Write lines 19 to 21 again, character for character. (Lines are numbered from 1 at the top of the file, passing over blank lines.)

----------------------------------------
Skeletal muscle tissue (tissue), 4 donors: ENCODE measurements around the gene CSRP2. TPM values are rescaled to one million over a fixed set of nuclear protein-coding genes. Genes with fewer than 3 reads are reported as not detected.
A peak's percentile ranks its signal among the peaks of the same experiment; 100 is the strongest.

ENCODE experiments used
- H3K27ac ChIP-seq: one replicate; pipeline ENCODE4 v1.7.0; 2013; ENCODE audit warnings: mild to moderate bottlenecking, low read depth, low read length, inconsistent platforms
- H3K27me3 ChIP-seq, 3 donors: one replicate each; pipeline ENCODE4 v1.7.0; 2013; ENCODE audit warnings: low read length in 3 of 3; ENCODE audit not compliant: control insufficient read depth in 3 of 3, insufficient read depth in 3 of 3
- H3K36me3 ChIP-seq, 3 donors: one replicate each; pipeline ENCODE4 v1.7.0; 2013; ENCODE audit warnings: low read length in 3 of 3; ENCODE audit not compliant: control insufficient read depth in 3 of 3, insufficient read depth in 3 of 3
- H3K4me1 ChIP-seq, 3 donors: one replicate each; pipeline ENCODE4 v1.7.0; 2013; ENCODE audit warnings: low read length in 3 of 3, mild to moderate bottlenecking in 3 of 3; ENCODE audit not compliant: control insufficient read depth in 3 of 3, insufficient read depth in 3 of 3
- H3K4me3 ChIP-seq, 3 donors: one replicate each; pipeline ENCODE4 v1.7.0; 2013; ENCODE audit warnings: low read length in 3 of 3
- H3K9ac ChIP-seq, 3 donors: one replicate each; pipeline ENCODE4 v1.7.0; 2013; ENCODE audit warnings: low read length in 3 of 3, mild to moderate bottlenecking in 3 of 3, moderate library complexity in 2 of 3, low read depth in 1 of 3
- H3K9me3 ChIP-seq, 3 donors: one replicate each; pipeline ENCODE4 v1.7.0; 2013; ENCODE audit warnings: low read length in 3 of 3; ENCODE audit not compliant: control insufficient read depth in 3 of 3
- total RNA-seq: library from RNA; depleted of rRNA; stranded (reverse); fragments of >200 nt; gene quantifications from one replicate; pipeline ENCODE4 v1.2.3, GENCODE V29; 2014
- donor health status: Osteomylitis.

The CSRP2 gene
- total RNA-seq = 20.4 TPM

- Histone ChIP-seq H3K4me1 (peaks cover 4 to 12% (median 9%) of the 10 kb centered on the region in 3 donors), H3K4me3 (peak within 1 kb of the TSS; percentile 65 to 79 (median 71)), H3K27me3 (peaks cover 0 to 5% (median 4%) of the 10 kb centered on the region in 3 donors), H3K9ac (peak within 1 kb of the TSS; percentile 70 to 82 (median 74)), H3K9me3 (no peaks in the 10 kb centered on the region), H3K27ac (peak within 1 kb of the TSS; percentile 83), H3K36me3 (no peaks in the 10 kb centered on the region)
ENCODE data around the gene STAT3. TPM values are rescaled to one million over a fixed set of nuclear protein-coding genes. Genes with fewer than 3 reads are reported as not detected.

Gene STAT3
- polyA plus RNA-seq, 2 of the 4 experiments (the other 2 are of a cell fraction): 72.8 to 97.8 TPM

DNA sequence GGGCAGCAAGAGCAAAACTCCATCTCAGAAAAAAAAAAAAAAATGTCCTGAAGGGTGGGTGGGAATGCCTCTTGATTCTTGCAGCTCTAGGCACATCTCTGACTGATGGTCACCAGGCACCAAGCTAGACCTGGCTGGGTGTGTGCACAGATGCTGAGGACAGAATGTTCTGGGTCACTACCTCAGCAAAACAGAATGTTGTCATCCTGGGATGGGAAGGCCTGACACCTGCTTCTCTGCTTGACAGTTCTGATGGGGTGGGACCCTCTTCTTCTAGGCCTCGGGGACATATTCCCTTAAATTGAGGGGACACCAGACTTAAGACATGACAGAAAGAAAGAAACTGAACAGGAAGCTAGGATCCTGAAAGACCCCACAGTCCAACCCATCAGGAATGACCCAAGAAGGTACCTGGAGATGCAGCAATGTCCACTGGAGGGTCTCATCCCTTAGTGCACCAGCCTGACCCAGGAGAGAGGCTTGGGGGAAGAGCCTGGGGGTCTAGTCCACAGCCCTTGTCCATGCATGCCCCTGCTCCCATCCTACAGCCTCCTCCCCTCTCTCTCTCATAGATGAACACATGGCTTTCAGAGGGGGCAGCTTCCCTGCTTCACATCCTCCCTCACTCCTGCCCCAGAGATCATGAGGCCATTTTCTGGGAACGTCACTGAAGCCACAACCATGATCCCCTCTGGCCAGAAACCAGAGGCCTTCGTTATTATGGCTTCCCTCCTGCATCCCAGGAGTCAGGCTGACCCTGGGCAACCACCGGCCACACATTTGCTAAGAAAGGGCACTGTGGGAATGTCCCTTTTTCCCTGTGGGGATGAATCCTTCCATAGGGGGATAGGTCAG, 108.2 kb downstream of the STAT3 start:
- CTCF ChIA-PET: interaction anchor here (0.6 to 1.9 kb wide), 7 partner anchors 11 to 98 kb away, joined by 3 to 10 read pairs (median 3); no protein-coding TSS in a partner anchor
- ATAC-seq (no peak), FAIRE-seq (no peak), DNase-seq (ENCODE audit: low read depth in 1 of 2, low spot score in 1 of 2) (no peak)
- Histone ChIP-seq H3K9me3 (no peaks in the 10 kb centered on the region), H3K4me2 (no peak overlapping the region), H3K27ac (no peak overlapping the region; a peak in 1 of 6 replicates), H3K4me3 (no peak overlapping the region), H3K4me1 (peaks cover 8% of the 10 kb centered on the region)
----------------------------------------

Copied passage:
DNA sequence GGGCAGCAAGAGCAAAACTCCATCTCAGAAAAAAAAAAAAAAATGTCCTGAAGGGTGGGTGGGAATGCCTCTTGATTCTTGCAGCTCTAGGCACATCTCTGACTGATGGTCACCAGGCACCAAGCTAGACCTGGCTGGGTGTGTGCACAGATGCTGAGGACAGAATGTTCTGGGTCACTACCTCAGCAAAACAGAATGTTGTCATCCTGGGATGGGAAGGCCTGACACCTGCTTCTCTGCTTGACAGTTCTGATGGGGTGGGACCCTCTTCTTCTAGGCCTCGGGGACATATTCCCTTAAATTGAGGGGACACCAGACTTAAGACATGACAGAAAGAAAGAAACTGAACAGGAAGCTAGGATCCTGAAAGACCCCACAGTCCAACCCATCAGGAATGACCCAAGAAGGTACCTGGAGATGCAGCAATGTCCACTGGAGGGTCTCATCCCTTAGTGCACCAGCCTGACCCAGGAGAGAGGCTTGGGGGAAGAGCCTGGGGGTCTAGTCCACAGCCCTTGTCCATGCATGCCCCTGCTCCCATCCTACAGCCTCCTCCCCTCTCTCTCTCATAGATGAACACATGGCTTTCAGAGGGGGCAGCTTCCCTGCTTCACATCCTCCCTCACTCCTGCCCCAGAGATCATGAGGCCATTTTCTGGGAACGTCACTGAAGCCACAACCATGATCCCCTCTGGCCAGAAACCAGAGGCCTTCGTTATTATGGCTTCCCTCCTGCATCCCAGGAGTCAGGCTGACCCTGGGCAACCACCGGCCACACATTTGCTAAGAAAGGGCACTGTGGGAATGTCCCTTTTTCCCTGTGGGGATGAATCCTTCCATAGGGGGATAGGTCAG, 108.2 kb downstream of the STAT3 start:
- CTCF ChIA-PET: interaction anchor here (0.6 to 1.9 kb wide), 7 partner anchors 11 to 98 kb away, joined by 3 to 10 read pairs (median 3); no protein-coding TSS in a partner anchor
- ATAC-seq (no peak), FAIRE-seq (no peak), DNase-seq (ENCODE audit: low read depth in 1 of 2, low spot score in 1 of 2) (no peak)